He said that as his country had experienced successes and lessons in the course of those experiences, it had been able to develop its space science technology to a higher level, taking a big stride towards building a powerful economic nation. The Democratic People’s Republic of Korea’s efforts to access and use outer space was an exercise in sovereignty and its legitimate right as a State party to the 1967 Treaty on Principles Governing the Activities of States in the Exploration and Use of Outer Space, including the Moon and Other Celestial Bodies (Outer Space Treaty) and the 1975 Convention on Registration of Objects Launched into Outer Space (the Registration Convention).
Some countries had alleged that under various Security Council resolutions, the Democratic People’s Republic of Korea could not conduct any launch using ballistic missile technology, or even launch a satellite, he said. But excluding only his country from such activities would be “a double standard and an intolerable infringement” on its sovereignty. Anyone with a fair and objective viewpoint would see the rocket launch of the Democratic People’s Republic of Korea as a peaceful satellite, but those who were driven by a confrontational policy towards the Democratic People’s Republic of Korea would see it as a long-range missile. The weaponization of space was “overtly under way on the pretext of so-called national defence”. He opposed that weaponization, and emphasized that missile defence systems were a “very dangerous attempt” that would undermine geopolitical stability and accelerate an arms race.
PAUL WILSON (Australia) said his country shared an interest in a rules-based approach to the use of space that promoted peaceful activities and protected access to space for future generations. Development of practical and achievable international norms for that purpose was not a simple matter. The space arms control treaty proposal tabled in the Conference on Disarmament illustrated that point. The draft highlighted the challenges relating to the definition of a space weapon, difficulties in agreeing to the scope of a treaty and the need for stipulated action to be accompanied by effective verification.
He said there was genuine merit in focusing on the development of effective transparency and confidence-building measures, which could provide the foundation for the future development of new international space norms. Australia placed importance on the work of the Group of Governmental Experts and was contributing to its work through a substantive submission on the application of the broad range of existing international law to space domain. Greater clarity on the interpretation of international law with respect to space security issues would be a useful basis on which to develop new transparency and confidence-building measures.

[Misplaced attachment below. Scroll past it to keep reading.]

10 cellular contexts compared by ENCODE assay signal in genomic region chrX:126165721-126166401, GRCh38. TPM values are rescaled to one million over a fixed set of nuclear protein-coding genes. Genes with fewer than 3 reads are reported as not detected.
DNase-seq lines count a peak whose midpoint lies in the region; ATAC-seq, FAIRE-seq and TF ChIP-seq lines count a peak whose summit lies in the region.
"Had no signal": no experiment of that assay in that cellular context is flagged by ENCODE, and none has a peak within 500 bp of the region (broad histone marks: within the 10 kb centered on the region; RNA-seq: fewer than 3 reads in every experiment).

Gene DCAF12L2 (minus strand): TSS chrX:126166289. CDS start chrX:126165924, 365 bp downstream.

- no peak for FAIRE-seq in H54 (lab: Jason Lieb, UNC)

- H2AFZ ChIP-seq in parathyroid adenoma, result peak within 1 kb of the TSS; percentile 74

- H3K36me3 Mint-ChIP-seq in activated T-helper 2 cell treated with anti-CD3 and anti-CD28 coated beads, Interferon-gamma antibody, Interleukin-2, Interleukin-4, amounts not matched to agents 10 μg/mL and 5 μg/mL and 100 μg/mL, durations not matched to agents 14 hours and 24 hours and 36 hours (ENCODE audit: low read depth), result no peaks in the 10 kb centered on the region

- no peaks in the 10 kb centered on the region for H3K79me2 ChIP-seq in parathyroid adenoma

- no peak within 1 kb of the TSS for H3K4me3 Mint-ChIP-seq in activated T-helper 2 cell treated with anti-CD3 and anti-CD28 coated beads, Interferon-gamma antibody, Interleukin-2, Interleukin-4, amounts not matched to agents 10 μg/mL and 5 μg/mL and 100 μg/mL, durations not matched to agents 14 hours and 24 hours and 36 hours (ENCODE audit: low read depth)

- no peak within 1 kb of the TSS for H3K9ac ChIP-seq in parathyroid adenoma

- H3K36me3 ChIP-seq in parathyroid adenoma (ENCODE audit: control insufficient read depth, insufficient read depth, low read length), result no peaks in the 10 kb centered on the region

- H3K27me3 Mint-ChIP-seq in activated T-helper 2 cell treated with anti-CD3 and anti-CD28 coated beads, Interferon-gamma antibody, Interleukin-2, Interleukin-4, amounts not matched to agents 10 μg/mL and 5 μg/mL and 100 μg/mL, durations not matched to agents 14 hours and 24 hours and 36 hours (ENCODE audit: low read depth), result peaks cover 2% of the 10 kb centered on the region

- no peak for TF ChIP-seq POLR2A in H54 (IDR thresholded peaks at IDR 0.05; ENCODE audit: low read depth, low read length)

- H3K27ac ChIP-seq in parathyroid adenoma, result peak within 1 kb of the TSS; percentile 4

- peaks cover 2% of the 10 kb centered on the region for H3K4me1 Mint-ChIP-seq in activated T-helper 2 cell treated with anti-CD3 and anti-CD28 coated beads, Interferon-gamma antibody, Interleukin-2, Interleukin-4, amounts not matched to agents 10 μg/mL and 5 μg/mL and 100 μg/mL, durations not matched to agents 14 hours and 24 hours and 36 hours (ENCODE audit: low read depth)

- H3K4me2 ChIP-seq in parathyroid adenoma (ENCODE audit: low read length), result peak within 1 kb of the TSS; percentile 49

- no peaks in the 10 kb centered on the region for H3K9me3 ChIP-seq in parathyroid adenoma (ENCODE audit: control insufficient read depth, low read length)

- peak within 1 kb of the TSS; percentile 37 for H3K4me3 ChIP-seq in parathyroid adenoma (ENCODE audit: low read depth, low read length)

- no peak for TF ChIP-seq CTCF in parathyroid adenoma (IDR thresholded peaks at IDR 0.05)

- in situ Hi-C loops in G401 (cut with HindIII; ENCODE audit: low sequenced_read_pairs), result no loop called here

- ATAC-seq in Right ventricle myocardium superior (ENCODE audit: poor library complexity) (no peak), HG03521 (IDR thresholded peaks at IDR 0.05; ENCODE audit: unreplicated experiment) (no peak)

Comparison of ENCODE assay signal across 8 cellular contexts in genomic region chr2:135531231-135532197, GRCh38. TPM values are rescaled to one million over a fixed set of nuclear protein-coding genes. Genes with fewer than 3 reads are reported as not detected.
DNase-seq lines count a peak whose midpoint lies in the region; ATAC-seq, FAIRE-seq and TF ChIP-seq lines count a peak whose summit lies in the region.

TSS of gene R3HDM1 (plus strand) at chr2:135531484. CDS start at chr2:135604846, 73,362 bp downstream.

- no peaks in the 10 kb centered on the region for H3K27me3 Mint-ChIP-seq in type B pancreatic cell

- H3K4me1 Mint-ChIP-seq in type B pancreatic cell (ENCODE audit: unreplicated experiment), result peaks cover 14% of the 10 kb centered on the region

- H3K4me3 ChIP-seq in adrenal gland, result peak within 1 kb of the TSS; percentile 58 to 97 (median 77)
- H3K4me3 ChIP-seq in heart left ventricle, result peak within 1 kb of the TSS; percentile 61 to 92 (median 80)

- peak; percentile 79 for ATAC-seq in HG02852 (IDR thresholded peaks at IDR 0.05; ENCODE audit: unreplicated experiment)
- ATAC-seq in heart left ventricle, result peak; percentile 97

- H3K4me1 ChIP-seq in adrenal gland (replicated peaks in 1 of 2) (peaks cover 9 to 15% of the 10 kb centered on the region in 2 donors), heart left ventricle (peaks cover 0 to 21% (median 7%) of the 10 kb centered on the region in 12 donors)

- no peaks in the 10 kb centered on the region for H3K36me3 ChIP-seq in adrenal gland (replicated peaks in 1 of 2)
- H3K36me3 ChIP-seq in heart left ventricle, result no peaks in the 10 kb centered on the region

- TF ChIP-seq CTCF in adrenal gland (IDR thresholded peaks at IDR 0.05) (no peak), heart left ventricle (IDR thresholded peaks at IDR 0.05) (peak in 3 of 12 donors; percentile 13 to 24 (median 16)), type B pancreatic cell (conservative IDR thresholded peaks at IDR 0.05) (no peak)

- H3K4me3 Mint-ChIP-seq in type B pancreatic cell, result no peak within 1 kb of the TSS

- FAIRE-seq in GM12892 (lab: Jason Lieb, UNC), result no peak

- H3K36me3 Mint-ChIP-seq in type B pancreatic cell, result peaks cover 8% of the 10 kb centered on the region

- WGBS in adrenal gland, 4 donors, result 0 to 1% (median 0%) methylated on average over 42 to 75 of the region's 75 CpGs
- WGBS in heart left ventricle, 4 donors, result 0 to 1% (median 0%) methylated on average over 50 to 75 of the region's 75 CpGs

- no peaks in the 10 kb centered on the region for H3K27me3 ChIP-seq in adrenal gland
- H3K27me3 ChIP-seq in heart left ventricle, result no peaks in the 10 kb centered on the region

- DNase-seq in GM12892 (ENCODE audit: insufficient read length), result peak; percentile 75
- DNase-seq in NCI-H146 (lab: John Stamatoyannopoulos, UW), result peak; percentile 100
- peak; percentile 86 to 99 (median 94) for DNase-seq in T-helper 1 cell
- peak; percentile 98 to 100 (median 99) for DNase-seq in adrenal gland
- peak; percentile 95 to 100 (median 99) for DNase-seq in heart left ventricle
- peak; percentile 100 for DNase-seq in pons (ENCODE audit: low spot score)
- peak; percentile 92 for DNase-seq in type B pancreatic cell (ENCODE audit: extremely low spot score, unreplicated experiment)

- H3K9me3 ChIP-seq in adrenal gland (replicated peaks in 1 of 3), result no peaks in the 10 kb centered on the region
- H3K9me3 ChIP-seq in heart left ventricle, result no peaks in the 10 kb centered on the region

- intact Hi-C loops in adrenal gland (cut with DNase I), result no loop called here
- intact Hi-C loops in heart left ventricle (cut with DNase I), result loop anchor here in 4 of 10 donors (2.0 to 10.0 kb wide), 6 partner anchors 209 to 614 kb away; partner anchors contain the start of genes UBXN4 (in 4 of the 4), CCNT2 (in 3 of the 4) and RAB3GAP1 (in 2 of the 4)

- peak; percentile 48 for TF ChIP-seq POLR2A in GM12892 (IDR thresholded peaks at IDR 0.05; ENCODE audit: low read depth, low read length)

Australia accorded high priority to international action to prevent the proliferation of long-lived orbital space debris, he said. The development and testing in space of kinetic anti-satellite weapons was a pressing space security challenge. Australia had declared support for an international code of conduct for outer space activities, along the lines proposed by the European Union, and had engaged in deliberations to develop it. The code could make an important contribution to addressing the issue of space debris, but it would not be a “silver bullet” to solve all space security issues. The number of countries with direct interest in the security of space had expanded enormously, and for that reason, Australia was holding a Space Security Workshop under the auspices of the Association of Southeast Asian Nations (ASEAN) Regional Forum in Viet Nam in December. The workshop would make a practical contribution to strengthening the international community’s effort to meet space security challenges.
WEE JOONSEOK (Republic of Korea) said that since the first launch of a space object in 1957, the exploration and use of outer space had driven technological innovation in numerous fields such as medicine, agriculture, aviation and energy, with scientific and practical applications relevant to social and economic objectives. The Republic of Korea, as a State party to all major conventions on outer space, carried out all of its outer space activities in a peaceful, transparent and safe manner in accordance with the relevant international norms. His country believed that the full implementation and universalization of the existing international regimes and the strengthening of transparency and confidence-building measures were essential.